Concerns that sleep training will cause emotional issues may be unfounded: study
Published Tuesday, May 24, 2016 12:06AM EDT
Last Updated Tuesday, May 24, 2016 12:14PM EDT
A new study suggests that letting babies cry at night may not cause the emotional, behavioural or attachment issues that some parents worry about during sleep training.
The study, out of Australia’s Flinders University and published in the journal Pediatrics this week, showed that letting babies cry as a means to teach them to self-soothe can improve both children’s and parents' sleep patterns.
The debate over whether to allow babies to cry themselves to sleep, or whether to immediately respond to their cries, can often spark a heated debate on both sides.
Many parents are familiar with the phrase "cry-it-out," which refers to a sleep-training method that involves ignoring a baby's cry until they fall asleep on their own. By allowing babies to cry, some individuals believe the children learn to self-soothe.
On the other side of the spectrum are those that believe by not responding to a baby's cries, a child may lose trust in his or her parents, which could lead to emotional and behavioural issues down the road.
In his study, psychologist Michael Gradisar looked at two sleep-training methods – "graduated extinction" and a "gentler" method known as "bedtime fading."
Graduated extinction is a method of controlled crying that involves gradually delaying parents' response to their baby's cry. Bedtime fading involves parents gradually delaying a baby's bedtime each night in the hope that sleepier babies will fall asleep more easily.
The randomized controlled trial involved 43 babies who were between six and 16 months of age and had night-time sleep troubles.
The babies were split into three groups – 14 were placed in the graduated extinction group, 15 in the bedtime fading group and 14 in a control group in which parents were provided with sleep information from a child health survey.
During the trial, parents kept diaries tracking their babies' sleep patterns and the babies' stress levels were measured in the morning and afternoon through a saliva sample that measured cortisol. Mothers also reported their own mood and stress levels.
The researchers found that babies whose parents used the graduated extinction method fell asleep an average of 13 minutes sooner and woke up significantly less during the night compared to the control group.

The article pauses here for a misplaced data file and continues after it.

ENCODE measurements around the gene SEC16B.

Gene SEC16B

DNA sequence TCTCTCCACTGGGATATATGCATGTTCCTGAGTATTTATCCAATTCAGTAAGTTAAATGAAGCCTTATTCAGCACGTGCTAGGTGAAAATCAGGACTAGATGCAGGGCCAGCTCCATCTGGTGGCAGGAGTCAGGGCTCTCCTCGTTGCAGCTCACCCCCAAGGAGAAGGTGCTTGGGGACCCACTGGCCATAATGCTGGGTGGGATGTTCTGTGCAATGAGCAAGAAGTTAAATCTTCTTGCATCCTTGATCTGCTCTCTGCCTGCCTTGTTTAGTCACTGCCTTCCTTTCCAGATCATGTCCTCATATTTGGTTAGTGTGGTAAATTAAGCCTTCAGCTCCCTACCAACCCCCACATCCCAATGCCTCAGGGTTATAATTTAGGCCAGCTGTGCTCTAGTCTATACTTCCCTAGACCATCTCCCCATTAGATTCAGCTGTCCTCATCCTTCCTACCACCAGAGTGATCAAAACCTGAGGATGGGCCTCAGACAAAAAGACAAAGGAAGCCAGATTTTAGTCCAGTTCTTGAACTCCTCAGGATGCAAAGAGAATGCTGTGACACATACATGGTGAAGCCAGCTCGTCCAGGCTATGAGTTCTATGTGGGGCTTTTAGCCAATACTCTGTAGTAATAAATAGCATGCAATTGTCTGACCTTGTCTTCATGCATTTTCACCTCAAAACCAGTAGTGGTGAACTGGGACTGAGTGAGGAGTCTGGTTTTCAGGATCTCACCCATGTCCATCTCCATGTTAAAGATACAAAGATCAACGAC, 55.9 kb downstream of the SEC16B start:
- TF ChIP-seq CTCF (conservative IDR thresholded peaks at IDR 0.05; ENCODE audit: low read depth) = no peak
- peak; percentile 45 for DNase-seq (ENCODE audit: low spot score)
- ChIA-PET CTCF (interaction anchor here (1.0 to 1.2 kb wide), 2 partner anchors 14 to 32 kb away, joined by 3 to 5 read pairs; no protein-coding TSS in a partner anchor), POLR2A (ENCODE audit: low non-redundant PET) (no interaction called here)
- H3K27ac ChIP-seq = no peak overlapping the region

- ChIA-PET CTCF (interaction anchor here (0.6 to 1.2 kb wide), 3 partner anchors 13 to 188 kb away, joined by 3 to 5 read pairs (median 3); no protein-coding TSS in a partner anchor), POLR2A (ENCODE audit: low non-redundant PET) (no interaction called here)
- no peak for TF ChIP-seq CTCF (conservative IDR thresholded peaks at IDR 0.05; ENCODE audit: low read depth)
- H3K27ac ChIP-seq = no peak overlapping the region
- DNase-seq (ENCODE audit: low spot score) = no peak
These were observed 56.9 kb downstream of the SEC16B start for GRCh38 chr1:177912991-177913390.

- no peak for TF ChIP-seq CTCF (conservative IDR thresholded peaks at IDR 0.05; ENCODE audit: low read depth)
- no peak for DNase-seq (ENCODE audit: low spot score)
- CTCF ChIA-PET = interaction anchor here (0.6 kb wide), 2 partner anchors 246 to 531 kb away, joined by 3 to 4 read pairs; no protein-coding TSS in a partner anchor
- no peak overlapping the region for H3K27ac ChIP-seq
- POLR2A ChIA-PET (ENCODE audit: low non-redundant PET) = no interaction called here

There were also no significant differences in stress levels among those babies.
Gradisar said all of the babies involved in the study maintained normal cortisol levels throughout the trial period.
Those who were part of the bedtime fading group showed a 10 minute decrease in the time it took babies to fall asleep, compared to the control group. However, this group saw no change in the number of night-time awakenings.
'Natural' for parents to worry about baby crying
Meanwhile, the control group's sleep did show some improvements in nighttime wakefulness and total sleep, suggesting the babies' sleep improved as they matured.
At a 12-month follow-up, no significant differences were found in emotional, behavioural or parent-child attachment issues among all three groups.
"It's natural for parents to worry about having their babies cry at bedtime," Gradisar said.
He told CTVNews.ca in an email that parents often express concerns about attachment issues if a baby's cries are not immediately responded to. But he noted that parents can potentially put their own health at risk when their child continues to frequently wake-up through the night beyond the six-month mark.
"Parents who frequently have their sleep disrupted by their infant's cries would likely experience…elevated levels of daytime sleepiness and fatigue, poor work performance, but more importantly, difficulty regulating their emotions," Gradisar said.
He said mothers are at a two-fold greater risk of developing depression if their child has a persistent sleep problem, which could take months, even years to treat.
"The two sleep techniques we evaluated showed improvements within a week," he said.
Gradisar said a combination of the two sleep approaches studied, starting with bedtime fading and moving onto graduated extinction, if needed, is a good way to approach sleep training.
Sleep consultant Alanna McGinn, founder of the Good Night Sleep Site, says many of the parents she works with express concerns about sleep training potentially causing parent-child attachment issues or permanent psychological or behavioural issues.
"It's never easy to hear our kids cry," she told CTVNews.ca. "But having a child who lives in a very loving home…sleep training for a couple of nights is not going to damage that."
McGinn said sleep training isn't solely about the method parents choose to use – whether they opt to use cry-it-out, graduated extinction or a "no-cry" sleep training solution.
Rather, making sure babies are taking age-appropriate naps, following a consistent bedtime routine, creating a comfortable sleep environment and ensuring babies are not going down for bed when they're over-tired all help to limit night-time waking.
"Consistency is key with whatever (method) you choose to use," she said.
McGinn said babies are typically not ready for sleep training until they’re between four-and-a-half to six-months old. Before that time, parents should be consistently responding to their baby's cries.
She noted that while cry-it-out is typically the fastest way to get children to sleep through the night, there are gentler methods to sleep training.
However, she warned that all sleep-training methods, even "no cry" solutions, generally involve some crying on the baby's behalf.
"It's important for parents to understand that at the end of the day, their child is still going to love them in the morning," McGinn said. "I can pretty much guarantee that."